Documentary of the brief but memorable career of the now iconic James Dean. Narrated by Martin Sheen, the film focuses much attention on his early work for television, and utilizes a ... See full summary »
Delphinium is a stylized and lyrical coming-of-age portrait of Derek Jarman's artistic, sexual, and political awakening in post-War England. Part biographical narrative, part experimental ... See full summary »
Young Tim Cornish's life has begun with great promise. Blessed with extraordinary good looks, Tim enjoyed much attention and cared little of broken hearts. At University he was a favored ... See full summary »
JOSHUA TREE, 1951 is an intimate portrait of James Dean on the cusp of achieving notoriety as both a great actor and an American icon. Set primarily in the early 1950s and focusing on Dean's experiences as an up-and-coming actor in Los Angeles, the film is a series of revealing and sometimes dreamlike vignettes that blend biographical and fictionalized elements to present a pivotal moment in a remarkable life. Written by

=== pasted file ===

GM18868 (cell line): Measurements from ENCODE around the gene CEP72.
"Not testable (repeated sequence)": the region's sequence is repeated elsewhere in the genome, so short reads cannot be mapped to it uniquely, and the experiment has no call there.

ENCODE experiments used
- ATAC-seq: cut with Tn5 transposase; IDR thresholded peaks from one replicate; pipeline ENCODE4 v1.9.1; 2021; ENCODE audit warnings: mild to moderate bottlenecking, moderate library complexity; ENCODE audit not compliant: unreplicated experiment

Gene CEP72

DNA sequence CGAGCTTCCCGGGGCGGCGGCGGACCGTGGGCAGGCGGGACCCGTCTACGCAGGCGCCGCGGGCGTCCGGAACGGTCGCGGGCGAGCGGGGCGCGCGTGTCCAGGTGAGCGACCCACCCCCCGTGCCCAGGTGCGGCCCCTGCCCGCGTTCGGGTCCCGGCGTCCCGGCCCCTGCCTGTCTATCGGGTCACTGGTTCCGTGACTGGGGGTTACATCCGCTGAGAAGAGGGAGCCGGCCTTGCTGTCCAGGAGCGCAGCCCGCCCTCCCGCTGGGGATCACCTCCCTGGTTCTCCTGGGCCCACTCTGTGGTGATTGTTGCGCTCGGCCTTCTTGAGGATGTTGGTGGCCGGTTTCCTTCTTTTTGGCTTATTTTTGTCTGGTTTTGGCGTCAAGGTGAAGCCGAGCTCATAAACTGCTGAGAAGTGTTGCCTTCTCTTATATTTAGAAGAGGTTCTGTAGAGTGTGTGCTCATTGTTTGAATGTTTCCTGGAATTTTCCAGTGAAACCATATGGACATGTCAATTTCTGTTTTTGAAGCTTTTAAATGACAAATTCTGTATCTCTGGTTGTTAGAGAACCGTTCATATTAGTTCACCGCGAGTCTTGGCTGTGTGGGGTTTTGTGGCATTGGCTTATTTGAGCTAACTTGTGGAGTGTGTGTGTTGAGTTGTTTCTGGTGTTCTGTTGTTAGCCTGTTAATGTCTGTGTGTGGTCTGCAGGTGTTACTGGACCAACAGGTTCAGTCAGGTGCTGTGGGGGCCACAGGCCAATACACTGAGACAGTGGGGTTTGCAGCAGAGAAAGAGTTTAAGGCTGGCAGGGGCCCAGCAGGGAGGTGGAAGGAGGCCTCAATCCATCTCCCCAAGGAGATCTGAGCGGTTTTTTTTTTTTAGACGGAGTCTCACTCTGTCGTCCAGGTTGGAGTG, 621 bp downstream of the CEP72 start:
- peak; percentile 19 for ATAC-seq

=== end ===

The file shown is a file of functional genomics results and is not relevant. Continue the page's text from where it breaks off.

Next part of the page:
Cinematographer Michael Marius Pessah shot the black-and-white sequences on Fuji color film, removing the color in the transfer to create the glossy yet contrasted look. See more »
There is a brief shot of a record player in the apartment just after James Dean moves in with his roommate. It shows a V-M Corporation 1200 series record changer made specifically for General Electric record players. The 1200 series wasn't introduced until around 1955, and this particular model wasn't produced until several years after that, circa 1960. Also, the record player appears to be a stereo. Stereo records and players premiered around 1958. See more »
JOSHUA TREE 1951 is brilliant. It touched my heart so deeply, there were tears running down my cheeks as it concluded. Because of the film, I FELT James Dean. I FELT the greatness of his talent and I felt the pain of his choices. Not many films can do this. Director Matthew Mishory captures the terrible conflict between what an artist must do for his art and what he gives up - the risks he must take, the life he gives up in order to progress, to honor, to grow his art - and the artist's personal life - love, relationships, family, stability. With the specter of Fate hanging heavily over the film like the thick clouds of the Joshua Tree desert hanging over the characters, Mishory explores the concept of "destiny". Are the artist's choices inevitable?
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